Image Credit: The Madison Leader Gazette, Mat Smith
At this price, they predictably don’t stack up against more expensive earbuds like Sony’s WF-1000XM4 ANC buds or Apple’s AirPods Pro. But, perhaps thanks to the silicone tips, they definitely sound better than the original AirPods. The Ear 1s are plenty loud, too.
Each bud weighs under five grams, making them lighter than those more expensive options, while still packing active noise cancellation — something Google’s similarly priced Pixel Buds A lack. After several months using the AirPods Pro, Nothing’s debut earbuds definitely feel more comfortable to me.
Despite the lightness, Nothing claims you should get four hours of listening with ANC on, and up to 5.7 hours (340 minutes) with ANC off. The case — which is wider but slimmer than most charging cases — can add up to a total of 34 hours of listening. There’s some fast-charge tech, too: After 10 minutes in the case you can get about another hour of listening time.
The case can be charged through USB-C or Qi wireless charging — another notable addition at this price. The earbuds are also rated IPX4 for sweat and dust resistance, so they can handle workouts that don’t involve too much rain or perspiration. There are touch controls on both buds, and you can slide your finger up and down the stem for volume control, while a single tap will play/pause and a triple tap will skip a track.
Nothing’s buds are compatible with both Android and iOS devices, and you don’t gain or lose anything depending on which mobile OS you prefer. That is, apart from fast pairing, which is coming to Android devices but isn’t yet enabled at the time of writing.
As much as I love the aesthetics of the Ear 1, my first impressions of these earbuds weren’t great. When trying to connect to my iPhone, pairing was a struggle. Once the buds were eventually connected to my phone, Nothing’s headphone app said that the fully charged case was empty — or not even detect it at all. Similar chaos ensued when I tried to shift pairing to my PC and Android phone. Bluetooth connections can be messy — this just seemed like a messier than it should be. The case itself seems to have its own Bluetooth profile, separate from the buds. That might be what makes pairing the headphones so frustrating.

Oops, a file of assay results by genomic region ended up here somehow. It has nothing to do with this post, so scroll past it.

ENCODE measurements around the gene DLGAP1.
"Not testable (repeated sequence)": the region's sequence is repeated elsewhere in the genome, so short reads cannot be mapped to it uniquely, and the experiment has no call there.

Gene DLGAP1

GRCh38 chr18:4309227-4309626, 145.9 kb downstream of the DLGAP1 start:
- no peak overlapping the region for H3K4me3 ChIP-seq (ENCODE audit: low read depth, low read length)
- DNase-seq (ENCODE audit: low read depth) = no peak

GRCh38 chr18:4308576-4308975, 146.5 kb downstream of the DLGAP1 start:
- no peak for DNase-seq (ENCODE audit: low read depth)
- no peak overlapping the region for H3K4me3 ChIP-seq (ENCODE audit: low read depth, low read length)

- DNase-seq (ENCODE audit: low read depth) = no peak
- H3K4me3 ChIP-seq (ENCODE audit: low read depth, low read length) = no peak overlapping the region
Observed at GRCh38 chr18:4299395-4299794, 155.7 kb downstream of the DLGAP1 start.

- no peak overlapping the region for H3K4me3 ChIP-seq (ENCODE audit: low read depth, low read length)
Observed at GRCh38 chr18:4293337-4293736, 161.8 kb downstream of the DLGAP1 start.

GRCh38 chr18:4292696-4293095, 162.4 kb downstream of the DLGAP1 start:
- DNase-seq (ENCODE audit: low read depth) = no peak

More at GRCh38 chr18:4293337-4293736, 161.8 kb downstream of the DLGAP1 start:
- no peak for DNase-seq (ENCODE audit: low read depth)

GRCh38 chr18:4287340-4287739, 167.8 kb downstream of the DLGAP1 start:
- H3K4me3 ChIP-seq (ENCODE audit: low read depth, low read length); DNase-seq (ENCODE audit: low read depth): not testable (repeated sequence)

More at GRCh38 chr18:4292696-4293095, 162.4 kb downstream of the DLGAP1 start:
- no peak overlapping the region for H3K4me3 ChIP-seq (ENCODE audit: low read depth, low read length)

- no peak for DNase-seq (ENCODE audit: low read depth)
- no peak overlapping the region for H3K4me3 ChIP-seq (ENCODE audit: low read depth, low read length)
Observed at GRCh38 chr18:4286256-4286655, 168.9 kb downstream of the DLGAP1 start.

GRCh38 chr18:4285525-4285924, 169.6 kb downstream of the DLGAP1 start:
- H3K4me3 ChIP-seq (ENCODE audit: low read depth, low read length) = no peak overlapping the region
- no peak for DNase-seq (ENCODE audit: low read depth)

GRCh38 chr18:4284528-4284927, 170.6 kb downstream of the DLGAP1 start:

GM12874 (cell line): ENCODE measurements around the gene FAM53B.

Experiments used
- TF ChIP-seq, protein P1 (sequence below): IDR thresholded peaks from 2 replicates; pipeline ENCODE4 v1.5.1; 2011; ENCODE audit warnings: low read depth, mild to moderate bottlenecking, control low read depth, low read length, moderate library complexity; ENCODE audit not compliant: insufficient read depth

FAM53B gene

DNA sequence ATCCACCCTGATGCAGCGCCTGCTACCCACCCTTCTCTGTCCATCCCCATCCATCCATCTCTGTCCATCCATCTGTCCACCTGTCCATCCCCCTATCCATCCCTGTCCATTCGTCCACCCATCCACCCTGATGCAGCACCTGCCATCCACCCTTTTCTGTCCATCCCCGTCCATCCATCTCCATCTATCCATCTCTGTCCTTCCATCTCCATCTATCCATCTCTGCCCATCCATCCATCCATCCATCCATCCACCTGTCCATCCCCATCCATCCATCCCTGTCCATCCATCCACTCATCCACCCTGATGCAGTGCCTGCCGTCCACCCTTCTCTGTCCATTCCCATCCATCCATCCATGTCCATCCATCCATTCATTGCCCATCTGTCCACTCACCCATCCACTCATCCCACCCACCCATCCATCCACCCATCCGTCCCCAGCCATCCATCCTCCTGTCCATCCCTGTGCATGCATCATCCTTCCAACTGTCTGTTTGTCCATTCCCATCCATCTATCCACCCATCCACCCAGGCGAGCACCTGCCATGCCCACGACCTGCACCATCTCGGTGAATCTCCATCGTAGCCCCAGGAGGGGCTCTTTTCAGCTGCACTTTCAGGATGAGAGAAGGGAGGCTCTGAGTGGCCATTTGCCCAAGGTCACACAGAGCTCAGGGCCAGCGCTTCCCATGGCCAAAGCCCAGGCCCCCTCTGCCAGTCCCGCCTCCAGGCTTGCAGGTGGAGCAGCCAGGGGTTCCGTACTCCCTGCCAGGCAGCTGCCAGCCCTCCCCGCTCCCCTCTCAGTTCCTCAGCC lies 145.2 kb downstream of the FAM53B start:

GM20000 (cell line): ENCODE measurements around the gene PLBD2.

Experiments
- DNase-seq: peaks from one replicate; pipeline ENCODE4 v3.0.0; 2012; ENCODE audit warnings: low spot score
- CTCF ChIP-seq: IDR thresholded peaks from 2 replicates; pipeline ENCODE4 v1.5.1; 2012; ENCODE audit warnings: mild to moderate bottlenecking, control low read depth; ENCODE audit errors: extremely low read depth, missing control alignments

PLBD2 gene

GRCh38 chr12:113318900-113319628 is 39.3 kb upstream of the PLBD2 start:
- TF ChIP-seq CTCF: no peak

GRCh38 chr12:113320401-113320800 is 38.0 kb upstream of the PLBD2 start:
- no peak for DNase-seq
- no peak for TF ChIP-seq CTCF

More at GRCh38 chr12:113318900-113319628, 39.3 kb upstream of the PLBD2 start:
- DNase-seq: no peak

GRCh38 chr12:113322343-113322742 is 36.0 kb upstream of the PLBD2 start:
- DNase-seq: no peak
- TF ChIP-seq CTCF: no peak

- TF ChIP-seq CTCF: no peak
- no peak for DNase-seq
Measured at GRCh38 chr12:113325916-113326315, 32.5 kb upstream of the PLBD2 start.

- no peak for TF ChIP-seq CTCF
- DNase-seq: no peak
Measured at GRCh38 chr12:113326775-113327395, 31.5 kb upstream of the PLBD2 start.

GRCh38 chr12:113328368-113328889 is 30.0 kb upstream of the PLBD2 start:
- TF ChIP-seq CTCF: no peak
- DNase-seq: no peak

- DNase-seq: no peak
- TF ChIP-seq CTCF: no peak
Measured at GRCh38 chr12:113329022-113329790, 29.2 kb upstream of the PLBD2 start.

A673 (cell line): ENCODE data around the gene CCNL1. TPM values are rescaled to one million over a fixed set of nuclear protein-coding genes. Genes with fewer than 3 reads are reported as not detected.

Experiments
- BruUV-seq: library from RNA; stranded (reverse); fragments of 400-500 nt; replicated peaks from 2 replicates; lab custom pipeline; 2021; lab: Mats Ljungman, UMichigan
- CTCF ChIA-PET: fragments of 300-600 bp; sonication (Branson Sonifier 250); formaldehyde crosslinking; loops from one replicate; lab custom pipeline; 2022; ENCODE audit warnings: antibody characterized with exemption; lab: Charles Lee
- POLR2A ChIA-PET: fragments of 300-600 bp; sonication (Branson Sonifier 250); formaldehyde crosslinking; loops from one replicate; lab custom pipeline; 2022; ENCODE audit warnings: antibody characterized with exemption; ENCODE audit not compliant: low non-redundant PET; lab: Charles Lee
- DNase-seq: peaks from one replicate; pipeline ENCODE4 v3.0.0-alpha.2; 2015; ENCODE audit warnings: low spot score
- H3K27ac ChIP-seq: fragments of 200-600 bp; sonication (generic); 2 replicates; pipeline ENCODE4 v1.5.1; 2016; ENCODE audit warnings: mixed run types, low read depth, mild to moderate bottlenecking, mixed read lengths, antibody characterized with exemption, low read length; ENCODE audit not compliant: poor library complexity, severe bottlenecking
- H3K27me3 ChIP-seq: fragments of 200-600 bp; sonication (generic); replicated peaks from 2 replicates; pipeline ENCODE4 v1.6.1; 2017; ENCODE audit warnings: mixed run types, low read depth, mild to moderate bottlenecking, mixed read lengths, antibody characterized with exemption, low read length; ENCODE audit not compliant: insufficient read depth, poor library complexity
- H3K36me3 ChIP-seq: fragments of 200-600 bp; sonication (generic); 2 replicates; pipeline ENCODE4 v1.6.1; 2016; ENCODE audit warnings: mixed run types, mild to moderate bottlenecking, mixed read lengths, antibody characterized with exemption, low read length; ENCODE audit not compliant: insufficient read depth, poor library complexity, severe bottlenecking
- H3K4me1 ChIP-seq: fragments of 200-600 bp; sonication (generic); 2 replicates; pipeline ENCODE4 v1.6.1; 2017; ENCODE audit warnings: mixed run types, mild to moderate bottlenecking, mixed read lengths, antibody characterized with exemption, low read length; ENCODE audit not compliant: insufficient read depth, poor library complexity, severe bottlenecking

Nothing’s companion app not only offers a different way to switch between noise cancellation modes, but also a way to reassign touch controls on the Ear 1. It’s a refreshing, uncomplicated app. Having wrestled with other headphone apps from Sony and the rest, though some audiophiles might find it a little restrictive.
There are four equalizer presets: balanced, more treble, more bass and voice. However, you can’t adjust the equalizer manually. The Ear 1 does offer a little more flexibility with noise cancellation with light and maximum settings you don’t often see on earbuds.
The Ear 1 has three high-definition mics for voice calls, with Nothing’s own “clear voice technology,” which utilizes algorithms that apparently help isolate and amplify your voice on calls. It should also help cut out wind noise.
I had a mixed experience with the Ear 1 for phone and video calls. With my handset, the three built-in mics coped with the noise of coffee shops and busy streets fine — in fact the people I talked to said my voice sounded particularly clear. When pairing with my Mac, however, audio quality seemed notably worse than other wireless buds and even the MacBook’s built-in mic.
The Ear 1 buds are an impressive debut device. Nothing’s first product launch is all about selling you on its cool — the company offered a limited run of hardware on StockX that seemed plainly targeted at Hypebeasts and early adopters. The design is compelling, and even the specifications are impressive at this price point. Nothing needs to improve on connectivity hiccups and sound quality if it wants to be mentioned in the same tier as Apple, Samsung and Sony, but it’s a bold start.